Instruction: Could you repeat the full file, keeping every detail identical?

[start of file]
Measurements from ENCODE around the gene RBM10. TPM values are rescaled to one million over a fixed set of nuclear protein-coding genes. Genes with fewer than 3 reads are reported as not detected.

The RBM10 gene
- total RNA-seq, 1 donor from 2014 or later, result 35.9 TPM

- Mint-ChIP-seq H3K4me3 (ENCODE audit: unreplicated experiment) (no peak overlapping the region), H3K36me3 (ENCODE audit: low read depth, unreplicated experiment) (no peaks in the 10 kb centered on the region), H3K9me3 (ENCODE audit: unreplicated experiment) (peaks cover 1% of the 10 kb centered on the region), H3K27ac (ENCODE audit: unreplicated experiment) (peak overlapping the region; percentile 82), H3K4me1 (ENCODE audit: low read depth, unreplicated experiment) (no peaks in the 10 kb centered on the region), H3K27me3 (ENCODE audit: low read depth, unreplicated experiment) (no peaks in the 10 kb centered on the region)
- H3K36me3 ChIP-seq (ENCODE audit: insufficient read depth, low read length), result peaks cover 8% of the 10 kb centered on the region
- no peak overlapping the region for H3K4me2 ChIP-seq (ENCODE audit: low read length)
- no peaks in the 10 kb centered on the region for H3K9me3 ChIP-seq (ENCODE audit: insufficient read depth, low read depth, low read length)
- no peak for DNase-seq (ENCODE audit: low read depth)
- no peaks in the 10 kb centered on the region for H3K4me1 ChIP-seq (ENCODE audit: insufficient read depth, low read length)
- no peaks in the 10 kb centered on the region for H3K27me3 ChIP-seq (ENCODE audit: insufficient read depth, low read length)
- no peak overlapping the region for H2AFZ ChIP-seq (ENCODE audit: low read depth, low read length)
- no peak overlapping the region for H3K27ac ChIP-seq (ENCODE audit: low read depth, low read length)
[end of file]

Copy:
Measurements from ENCODE around the gene RBM10. TPM values are rescaled to one million over a fixed set of nuclear protein-coding genes. Genes with fewer than 3 reads are reported as not detected.

The RBM10 gene
- total RNA-seq, 1 donor from 2014 or later, result 35.9 TPM

- Mint-ChIP-seq H3K4me3 (ENCODE audit: unreplicated experiment) (no peak overlapping the region), H3K36me3 (ENCODE audit: low read depth, unreplicated experiment) (no peaks in the 10 kb centered on the region), H3K9me3 (ENCODE audit: unreplicated experiment) (peaks cover 1% of the 10 kb centered on the region), H3K27ac (ENCODE audit: unreplicated experiment) (peak overlapping the region; percentile 82), H3K4me1 (ENCODE audit: low read depth, unreplicated experiment) (no peaks in the 10 kb centered on the region), H3K27me3 (ENCODE audit: low read depth, unreplicated experiment) (no peaks in the 10 kb centered on the region)
- H3K36me3 ChIP-seq (ENCODE audit: insufficient read depth, low read length), result peaks cover 8% of the 10 kb centered on the region
- no peak overlapping the region for H3K4me2 ChIP-seq (ENCODE audit: low read length)
- no peaks in the 10 kb centered on the region for H3K9me3 ChIP-seq (ENCODE audit: insufficient read depth, low read depth, low read length)
- no peak for DNase-seq (ENCODE audit: low read depth)
- no peaks in the 10 kb centered on the region for H3K4me1 ChIP-seq (ENCODE audit: insufficient read depth, low read length)
- no peaks in the 10 kb centered on the region for H3K27me3 ChIP-seq (ENCODE audit: insufficient read depth, low read length)
- no peak overlapping the region for H2AFZ ChIP-seq (ENCODE audit: low read depth, low read length)
- no peak overlapping the region for H3K27ac ChIP-seq (ENCODE audit: low read depth, low read length)